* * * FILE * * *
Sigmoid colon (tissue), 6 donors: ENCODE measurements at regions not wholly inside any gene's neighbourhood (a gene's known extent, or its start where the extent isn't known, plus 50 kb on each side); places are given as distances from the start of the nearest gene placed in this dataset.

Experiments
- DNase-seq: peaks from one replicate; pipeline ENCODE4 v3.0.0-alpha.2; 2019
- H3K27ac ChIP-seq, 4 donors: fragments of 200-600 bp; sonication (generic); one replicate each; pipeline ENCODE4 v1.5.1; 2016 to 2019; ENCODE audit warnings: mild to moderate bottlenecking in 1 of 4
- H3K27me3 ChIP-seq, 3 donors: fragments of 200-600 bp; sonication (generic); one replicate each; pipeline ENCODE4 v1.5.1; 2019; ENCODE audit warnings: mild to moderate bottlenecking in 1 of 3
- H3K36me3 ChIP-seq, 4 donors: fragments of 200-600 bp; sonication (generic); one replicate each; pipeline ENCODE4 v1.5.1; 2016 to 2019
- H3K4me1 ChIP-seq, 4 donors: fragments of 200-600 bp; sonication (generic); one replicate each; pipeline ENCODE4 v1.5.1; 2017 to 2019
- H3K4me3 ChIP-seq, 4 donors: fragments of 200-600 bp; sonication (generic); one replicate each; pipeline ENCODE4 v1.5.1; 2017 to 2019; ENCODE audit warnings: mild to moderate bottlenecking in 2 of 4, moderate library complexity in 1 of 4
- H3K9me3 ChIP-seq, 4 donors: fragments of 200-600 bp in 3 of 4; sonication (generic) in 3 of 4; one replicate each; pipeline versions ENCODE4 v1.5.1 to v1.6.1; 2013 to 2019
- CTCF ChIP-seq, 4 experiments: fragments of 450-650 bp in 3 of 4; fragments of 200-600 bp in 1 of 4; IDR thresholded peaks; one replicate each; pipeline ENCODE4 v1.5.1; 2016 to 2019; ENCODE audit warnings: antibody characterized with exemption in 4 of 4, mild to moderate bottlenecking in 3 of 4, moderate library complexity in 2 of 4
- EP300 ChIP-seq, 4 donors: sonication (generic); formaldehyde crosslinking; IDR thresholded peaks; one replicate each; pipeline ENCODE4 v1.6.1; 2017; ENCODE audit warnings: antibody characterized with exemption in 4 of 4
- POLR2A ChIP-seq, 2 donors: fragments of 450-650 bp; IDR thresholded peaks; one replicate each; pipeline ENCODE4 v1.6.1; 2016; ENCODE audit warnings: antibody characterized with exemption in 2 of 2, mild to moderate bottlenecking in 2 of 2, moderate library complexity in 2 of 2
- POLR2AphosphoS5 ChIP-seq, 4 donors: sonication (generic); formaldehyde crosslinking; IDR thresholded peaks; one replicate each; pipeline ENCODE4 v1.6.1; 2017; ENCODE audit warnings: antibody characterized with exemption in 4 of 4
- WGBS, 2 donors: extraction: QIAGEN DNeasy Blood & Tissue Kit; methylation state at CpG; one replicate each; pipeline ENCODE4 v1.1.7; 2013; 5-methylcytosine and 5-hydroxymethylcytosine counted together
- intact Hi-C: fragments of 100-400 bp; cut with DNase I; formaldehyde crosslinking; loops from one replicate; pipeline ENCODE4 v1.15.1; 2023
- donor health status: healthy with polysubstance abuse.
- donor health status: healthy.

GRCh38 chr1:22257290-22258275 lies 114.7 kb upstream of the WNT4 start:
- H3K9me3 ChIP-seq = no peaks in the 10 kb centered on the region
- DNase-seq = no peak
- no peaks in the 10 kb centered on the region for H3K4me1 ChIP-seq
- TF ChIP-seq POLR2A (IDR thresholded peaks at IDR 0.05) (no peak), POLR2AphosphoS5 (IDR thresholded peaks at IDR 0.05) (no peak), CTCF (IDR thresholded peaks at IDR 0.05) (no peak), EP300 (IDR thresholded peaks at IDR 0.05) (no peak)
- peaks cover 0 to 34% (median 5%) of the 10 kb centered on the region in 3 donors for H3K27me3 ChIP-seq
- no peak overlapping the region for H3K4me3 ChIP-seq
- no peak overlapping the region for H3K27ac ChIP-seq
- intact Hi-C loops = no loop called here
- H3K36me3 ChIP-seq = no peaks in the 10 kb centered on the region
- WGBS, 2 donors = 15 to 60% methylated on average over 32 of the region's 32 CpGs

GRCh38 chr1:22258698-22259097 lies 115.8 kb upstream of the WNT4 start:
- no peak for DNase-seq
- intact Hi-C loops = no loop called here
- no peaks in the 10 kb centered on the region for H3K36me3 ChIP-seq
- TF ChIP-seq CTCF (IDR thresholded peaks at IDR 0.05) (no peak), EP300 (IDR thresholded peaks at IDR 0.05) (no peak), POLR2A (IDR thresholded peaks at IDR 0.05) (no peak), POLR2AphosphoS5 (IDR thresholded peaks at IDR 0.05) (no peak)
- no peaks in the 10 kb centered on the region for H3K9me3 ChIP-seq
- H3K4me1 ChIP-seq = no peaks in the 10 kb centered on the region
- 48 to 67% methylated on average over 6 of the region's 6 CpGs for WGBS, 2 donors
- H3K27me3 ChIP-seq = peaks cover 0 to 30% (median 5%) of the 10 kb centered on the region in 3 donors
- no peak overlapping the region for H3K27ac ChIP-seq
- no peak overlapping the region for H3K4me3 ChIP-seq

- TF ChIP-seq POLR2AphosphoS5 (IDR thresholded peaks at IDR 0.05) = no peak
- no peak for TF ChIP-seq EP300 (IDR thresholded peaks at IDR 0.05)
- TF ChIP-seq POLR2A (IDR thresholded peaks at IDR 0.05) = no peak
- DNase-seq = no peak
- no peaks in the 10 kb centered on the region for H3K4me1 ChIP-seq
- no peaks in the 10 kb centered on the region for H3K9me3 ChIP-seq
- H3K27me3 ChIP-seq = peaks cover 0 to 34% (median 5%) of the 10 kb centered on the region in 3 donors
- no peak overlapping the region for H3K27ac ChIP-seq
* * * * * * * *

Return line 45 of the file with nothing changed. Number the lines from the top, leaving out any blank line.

- no peaks in the 10 kb centered on the region for H3K9me3 ChIP-seq